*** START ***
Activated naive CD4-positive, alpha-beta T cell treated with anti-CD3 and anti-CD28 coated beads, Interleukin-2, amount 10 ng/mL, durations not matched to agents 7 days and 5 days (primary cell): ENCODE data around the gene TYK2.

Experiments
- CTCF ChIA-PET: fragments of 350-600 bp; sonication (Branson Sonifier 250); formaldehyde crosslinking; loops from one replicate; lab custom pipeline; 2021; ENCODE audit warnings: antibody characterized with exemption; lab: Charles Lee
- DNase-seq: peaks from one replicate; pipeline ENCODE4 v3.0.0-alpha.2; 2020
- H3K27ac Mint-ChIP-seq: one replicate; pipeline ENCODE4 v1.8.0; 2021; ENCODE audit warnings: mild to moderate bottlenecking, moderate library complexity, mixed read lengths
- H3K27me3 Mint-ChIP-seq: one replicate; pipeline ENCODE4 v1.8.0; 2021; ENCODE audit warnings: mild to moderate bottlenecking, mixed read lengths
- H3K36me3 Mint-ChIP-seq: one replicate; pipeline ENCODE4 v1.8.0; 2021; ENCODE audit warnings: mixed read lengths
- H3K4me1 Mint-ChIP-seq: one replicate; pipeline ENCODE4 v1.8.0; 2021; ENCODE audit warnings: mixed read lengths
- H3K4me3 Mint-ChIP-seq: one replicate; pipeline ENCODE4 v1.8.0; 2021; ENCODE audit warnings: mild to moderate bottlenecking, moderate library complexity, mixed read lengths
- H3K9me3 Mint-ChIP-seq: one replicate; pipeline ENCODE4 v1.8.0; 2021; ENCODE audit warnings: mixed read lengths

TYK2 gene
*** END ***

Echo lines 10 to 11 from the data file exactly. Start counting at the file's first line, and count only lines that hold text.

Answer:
- H3K9me3 Mint-ChIP-seq: one replicate; pipeline ENCODE4 v1.8.0; 2021; ENCODE audit warnings: mixed read lengths

TYK2 gene